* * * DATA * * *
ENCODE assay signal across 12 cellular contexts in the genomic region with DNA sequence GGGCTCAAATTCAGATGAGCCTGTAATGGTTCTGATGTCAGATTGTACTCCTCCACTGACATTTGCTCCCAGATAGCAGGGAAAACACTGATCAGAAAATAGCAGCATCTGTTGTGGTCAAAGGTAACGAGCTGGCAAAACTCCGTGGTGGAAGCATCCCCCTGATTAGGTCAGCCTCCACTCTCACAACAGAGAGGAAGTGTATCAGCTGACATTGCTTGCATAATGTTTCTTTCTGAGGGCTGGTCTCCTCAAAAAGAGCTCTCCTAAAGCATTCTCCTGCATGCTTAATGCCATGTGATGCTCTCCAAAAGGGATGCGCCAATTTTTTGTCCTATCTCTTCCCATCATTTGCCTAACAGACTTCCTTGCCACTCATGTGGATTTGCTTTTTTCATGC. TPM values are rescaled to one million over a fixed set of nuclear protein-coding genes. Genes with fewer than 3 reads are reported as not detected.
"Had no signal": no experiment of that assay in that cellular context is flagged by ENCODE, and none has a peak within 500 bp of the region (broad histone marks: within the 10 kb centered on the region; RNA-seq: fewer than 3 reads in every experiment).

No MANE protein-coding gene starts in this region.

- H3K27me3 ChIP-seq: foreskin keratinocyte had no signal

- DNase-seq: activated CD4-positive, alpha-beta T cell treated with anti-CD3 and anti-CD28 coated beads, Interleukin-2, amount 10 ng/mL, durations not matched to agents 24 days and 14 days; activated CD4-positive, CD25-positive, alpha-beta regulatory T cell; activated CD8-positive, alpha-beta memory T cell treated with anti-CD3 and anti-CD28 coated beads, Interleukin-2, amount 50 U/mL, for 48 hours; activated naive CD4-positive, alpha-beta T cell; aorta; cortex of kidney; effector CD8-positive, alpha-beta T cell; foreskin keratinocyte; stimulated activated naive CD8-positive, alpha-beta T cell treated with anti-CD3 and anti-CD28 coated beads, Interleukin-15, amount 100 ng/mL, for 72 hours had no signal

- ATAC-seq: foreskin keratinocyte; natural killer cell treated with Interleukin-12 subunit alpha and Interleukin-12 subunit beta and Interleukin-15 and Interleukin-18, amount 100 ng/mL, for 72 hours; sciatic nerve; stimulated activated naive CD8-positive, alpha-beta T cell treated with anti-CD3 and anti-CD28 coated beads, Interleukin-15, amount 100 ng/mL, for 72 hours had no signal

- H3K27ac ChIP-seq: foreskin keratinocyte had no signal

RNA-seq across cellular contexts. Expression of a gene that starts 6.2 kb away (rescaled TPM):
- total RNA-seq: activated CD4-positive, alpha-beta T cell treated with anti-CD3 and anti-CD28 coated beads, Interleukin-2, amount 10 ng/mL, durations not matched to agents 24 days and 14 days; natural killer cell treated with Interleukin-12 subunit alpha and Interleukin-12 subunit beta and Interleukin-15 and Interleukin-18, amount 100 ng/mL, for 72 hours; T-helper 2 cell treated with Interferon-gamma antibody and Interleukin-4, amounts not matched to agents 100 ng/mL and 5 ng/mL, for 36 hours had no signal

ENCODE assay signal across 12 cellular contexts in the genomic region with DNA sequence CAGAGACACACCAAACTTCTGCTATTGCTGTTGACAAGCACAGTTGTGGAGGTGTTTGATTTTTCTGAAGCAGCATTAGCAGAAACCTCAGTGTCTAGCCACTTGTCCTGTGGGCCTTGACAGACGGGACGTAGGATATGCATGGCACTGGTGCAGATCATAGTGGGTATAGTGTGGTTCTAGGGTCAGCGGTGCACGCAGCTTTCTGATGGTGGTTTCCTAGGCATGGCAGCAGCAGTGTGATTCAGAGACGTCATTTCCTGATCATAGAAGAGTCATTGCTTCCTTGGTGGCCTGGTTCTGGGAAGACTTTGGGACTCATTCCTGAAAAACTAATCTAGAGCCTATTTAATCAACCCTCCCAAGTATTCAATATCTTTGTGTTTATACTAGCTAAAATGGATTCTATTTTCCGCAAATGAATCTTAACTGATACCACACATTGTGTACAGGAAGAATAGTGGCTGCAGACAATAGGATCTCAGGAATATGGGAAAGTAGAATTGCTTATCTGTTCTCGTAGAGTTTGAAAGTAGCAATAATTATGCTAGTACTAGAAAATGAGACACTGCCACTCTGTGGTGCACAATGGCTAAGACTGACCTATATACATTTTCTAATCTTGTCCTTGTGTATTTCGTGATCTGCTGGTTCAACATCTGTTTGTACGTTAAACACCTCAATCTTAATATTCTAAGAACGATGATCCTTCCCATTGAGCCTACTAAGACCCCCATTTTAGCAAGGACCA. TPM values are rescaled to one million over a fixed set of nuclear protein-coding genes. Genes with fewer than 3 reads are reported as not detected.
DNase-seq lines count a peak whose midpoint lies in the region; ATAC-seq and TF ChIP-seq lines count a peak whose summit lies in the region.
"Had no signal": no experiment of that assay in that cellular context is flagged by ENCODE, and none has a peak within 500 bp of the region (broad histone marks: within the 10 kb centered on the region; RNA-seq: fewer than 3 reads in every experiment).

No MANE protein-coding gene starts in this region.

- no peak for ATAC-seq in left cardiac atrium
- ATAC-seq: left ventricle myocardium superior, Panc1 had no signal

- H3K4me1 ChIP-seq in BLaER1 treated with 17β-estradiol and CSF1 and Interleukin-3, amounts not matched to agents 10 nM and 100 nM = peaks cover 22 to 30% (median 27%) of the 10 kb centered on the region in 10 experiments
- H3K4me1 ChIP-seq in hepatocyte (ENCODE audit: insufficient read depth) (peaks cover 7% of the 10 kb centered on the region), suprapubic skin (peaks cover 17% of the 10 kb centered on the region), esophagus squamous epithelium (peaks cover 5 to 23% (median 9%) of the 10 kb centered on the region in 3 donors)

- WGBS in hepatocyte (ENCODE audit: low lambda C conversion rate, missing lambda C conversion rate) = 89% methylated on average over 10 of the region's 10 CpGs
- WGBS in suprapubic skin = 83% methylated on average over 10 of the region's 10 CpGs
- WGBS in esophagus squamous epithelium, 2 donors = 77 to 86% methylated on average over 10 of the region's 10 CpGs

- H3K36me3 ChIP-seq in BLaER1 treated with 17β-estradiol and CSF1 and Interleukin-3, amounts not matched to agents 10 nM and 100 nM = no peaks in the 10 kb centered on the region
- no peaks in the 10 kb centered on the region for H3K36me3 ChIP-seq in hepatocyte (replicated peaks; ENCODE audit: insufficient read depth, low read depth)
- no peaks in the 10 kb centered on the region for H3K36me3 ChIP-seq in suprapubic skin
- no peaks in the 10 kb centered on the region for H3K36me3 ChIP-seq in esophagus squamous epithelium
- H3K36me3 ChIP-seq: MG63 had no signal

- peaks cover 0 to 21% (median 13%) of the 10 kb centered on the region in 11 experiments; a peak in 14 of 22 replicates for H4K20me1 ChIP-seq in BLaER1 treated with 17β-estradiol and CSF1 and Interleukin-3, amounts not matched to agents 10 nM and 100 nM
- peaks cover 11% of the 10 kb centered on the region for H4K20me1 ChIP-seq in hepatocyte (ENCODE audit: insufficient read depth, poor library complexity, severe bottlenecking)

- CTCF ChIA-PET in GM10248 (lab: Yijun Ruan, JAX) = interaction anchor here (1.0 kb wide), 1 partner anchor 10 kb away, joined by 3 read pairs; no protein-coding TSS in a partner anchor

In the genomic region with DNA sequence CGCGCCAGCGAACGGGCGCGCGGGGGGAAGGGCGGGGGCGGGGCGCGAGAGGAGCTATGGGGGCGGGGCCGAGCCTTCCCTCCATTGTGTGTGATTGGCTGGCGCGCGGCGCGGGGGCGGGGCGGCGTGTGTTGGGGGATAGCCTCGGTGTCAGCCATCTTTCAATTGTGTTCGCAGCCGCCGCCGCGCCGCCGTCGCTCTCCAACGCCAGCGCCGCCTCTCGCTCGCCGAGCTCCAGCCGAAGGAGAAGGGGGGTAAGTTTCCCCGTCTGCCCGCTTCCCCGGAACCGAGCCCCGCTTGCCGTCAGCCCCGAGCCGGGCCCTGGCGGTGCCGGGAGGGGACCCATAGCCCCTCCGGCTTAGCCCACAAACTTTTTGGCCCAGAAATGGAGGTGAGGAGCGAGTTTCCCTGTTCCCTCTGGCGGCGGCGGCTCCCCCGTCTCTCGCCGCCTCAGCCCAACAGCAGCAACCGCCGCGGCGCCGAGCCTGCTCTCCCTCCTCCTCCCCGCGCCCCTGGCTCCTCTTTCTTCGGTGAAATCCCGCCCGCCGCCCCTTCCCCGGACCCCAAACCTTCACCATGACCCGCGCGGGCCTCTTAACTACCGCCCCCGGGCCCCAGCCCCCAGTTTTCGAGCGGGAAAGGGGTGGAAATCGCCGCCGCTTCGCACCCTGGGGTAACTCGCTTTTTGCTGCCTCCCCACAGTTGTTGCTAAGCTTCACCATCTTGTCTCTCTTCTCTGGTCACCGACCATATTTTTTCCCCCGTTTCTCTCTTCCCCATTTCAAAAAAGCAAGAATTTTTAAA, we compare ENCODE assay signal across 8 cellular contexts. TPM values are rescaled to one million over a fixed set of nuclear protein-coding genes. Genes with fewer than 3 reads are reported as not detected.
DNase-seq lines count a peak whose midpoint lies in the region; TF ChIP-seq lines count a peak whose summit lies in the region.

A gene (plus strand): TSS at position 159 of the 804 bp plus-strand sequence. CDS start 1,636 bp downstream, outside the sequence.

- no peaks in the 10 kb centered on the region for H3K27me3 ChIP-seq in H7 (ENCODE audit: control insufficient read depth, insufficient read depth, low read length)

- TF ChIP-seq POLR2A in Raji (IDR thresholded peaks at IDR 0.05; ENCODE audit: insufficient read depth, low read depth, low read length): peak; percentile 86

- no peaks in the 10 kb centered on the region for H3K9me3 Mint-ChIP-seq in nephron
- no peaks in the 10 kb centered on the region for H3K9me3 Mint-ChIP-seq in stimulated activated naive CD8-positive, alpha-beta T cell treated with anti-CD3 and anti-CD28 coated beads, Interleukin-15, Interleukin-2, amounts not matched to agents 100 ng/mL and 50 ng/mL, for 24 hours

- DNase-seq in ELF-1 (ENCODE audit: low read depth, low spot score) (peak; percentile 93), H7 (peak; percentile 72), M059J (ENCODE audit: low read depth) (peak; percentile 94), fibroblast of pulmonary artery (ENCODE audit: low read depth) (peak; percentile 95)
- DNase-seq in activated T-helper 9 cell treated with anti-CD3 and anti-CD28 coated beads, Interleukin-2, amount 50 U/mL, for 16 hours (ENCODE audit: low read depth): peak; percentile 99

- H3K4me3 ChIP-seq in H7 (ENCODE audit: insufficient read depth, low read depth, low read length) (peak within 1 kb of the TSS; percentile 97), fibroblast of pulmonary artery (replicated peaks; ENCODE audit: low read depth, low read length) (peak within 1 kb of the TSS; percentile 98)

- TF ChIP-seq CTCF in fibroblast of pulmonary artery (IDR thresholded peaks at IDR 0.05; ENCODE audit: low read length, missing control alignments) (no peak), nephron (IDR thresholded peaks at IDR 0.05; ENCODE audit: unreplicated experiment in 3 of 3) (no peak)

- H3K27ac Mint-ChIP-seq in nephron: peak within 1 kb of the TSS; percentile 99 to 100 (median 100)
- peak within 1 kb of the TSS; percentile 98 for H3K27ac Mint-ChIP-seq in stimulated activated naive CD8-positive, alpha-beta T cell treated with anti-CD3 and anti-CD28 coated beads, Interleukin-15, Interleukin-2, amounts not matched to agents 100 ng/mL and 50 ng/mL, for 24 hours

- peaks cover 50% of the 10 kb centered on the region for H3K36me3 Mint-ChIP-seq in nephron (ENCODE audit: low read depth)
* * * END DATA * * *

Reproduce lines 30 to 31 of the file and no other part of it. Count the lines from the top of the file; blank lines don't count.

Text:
DNase-seq lines count a peak whose midpoint lies in the region; TF ChIP-seq lines count a peak whose summit lies in the region.

A gene (plus strand): TSS at position 159 of the 804 bp plus-strand sequence. CDS start 1,636 bp downstream, outside the sequence.